Before the pandemic, sell-outs were a daily occurrence at Barrio Bread, a bakery in Tucson, Arizona. Customers streamed out of the door every weekend. Plenty of fans showed up on weekday mornings, too. No wonder: Owner Don Guerra was named a James Beard Semifinalist Outstanding Baker for the second time this year—an impressive feat for a four-year-old business!
Borderland is a word that you hear a lot in El Paso, a sprawling West Texas city situated at the boundary between Mexico and the United States. The borderland region is symbolically defined by a hotly-contested crossing from El Paso into metropolitan Ciudad Juarez, but in reality, these two cities have been intertwined both culturally and historically throughout the ages. Ideas and people flow continuously back and forth here. In fact, before the pandemic, crossing the Texas border was a fairly simple process for Americans who enjoyed visiting Mexico for a meal.
Foodie Finds at National Parks Story by Anne Quinn Corr It’s easy to enjoy the great outdoors at any of our country’s 419 national park sites. While only 62 destinations may include the words “National Park” in their names, a multitude of lakeshores, seashores, battlefields, monuments, trails, and rivers are
One of summer’s great joys is celebrating the earth’s bounty by going to a farmers’ market. Purchasing seasonal produce directly from the hand that planted and tended that asparagus spear, strawberry, or tomato offers a visceral connection to the land.
Spirits Coast to Coast Distilleries from New York to Montana help each other's businesses thrive. By Katie DeTar Lalley Butte, Montana may seem a world apart from Rochester, New York. But when it comes to unique craft beverages, these cities—and others like them—collaborate with creativity. Out west the city of
All of us here at Foodie Travel USA wish everyone a very happy Thanksgiving. We’d like to take this opportunity to say a simple “thank you” for reading our posts. We hope you enjoy reading it as much as we enjoy putting it together and digging into flavors from coast to coast. While gearing up for the holiday, some of us stopped to reflect and share memories, insights and even some home-cooking tips from past Thanksgivings.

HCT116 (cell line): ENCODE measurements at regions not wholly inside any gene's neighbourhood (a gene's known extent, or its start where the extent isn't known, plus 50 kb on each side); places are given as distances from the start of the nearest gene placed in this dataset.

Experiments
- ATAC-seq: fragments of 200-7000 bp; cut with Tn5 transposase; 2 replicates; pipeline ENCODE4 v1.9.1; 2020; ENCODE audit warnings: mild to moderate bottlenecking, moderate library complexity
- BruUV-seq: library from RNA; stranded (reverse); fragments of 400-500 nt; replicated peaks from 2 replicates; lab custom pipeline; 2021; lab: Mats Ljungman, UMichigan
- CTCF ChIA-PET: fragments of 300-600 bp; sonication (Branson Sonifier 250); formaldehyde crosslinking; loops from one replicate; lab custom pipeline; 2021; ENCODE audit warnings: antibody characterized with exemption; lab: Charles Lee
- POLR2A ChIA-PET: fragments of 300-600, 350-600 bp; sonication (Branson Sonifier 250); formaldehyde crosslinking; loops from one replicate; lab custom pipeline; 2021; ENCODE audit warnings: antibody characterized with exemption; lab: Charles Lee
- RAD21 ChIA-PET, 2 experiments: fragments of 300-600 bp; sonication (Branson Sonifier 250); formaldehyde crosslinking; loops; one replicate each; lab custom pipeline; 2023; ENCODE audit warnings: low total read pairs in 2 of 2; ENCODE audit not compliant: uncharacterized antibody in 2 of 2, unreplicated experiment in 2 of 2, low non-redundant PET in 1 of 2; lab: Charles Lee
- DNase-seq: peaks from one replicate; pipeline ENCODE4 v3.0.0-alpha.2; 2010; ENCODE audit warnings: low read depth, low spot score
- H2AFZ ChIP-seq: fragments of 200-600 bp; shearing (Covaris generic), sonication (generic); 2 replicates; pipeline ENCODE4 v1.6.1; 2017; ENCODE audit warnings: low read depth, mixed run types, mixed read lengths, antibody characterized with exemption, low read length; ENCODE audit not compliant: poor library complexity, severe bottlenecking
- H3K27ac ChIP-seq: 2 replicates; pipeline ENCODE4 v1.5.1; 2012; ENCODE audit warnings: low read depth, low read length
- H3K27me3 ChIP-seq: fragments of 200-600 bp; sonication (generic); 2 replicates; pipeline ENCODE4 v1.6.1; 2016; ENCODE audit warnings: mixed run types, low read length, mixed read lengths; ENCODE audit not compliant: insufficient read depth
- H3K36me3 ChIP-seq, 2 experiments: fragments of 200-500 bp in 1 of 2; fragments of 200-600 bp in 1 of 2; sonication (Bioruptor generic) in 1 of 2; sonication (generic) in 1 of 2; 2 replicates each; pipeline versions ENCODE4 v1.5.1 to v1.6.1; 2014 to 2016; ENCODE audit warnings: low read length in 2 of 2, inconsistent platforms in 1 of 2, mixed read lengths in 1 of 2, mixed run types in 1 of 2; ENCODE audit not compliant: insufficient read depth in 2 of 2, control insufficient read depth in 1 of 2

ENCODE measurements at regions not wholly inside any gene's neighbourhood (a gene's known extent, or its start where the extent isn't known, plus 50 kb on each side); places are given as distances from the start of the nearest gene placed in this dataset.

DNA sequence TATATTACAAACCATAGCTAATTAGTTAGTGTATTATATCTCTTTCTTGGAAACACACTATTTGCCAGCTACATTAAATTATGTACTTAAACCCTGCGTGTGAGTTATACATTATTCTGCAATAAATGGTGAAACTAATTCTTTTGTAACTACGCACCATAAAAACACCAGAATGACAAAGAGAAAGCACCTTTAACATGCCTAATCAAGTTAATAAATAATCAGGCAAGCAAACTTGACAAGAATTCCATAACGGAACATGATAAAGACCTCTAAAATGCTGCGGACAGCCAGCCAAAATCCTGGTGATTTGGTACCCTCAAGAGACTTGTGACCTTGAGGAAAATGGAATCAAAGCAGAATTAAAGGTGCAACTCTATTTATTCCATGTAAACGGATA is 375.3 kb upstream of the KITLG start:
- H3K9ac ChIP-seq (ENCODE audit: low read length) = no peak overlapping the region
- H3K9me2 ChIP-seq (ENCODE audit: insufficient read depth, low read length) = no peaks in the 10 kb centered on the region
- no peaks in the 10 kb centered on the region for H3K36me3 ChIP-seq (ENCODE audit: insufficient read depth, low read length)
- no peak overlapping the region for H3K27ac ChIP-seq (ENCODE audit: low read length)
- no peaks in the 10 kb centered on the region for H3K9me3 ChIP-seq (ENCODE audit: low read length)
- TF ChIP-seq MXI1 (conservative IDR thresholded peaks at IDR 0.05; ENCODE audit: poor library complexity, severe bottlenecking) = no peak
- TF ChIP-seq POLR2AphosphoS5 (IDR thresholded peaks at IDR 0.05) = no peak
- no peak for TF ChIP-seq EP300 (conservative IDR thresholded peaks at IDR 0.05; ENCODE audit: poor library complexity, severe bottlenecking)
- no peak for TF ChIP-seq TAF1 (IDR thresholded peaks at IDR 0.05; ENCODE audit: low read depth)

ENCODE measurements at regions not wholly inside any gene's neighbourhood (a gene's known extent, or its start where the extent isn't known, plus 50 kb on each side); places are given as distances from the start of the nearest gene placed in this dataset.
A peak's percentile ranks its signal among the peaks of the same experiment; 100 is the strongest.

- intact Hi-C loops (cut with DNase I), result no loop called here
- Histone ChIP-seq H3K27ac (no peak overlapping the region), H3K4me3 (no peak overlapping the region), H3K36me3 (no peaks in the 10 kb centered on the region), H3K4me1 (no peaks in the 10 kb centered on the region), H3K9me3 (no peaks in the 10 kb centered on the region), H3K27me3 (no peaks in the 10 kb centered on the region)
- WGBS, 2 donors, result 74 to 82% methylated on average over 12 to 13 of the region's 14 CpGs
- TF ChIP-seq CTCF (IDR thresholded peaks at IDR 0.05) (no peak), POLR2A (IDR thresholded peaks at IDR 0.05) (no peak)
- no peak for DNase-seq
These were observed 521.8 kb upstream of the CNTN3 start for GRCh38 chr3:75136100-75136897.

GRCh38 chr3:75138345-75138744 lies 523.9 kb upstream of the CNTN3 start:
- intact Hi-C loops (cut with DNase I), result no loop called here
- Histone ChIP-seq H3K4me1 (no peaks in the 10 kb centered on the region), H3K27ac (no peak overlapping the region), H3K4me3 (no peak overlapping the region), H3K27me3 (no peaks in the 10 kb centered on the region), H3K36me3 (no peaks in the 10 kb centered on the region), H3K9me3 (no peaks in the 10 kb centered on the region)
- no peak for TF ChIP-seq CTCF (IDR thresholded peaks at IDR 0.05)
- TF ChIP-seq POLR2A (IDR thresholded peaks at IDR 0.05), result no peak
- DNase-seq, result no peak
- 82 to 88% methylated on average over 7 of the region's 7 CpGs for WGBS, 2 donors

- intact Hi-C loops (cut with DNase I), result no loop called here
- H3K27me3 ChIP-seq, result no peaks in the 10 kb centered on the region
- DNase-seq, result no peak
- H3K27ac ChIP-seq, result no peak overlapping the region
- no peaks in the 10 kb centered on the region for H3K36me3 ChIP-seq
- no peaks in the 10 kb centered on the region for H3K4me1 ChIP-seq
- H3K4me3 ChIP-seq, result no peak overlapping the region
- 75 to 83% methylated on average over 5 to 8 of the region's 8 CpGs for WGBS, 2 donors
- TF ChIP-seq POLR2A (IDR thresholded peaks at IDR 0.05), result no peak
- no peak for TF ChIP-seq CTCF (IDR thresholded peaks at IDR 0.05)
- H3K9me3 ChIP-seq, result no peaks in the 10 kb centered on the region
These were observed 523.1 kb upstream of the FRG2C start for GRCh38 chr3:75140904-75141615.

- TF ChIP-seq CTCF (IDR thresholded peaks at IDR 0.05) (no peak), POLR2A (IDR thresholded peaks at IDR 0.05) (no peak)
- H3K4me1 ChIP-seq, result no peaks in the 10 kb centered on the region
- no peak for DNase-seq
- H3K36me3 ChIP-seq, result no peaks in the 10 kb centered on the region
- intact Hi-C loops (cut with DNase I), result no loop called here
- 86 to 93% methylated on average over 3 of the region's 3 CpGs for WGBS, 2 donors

Dressing or stuffing? Pumpkin or sweet potato pie? Brine, baste, roast or deep-fry the bird? What you consider to be the “correct” answer to these and other culinary questions about our nation’s annual Thanksgiving feast depend largely on where you live.
Elvis Presley will forever be regarded as an icon in the world of music, an innovative performer in multiple genres ranging from rock to country to gospel. His legacy as the King of Rock ‘n’Roll lingers long after his 1977 death.
Driving through Tucson, Arizona introduces a landscape quite unlike any other in the United States—no matter which direction you look, there is a towering Saguaro cactus dotting the horizon. They’re found in abundance on this arid terrain, along with other types of cacti. You wonder if anything else can grow amidst such harsh weather—temperatures soar well north of 100°F in summer!
Nobody obsesses over peppers like the denizens of New Mexico. Not your uncle who holds the family record for eating jalapeños. Not your buddy who’s a self-professed “chili-head” and boasts shelves lined with hot sauces with punny names in his man cave. Not that lady who just pulled a bottle of hot sauce out of her purse at the restaurant table next to yours. Nobody. First of all, in the Land of Enchantment, peppers are called “chiles.” (“Chili” is that thick spicy soup with beans that may or may not have some meat in it.)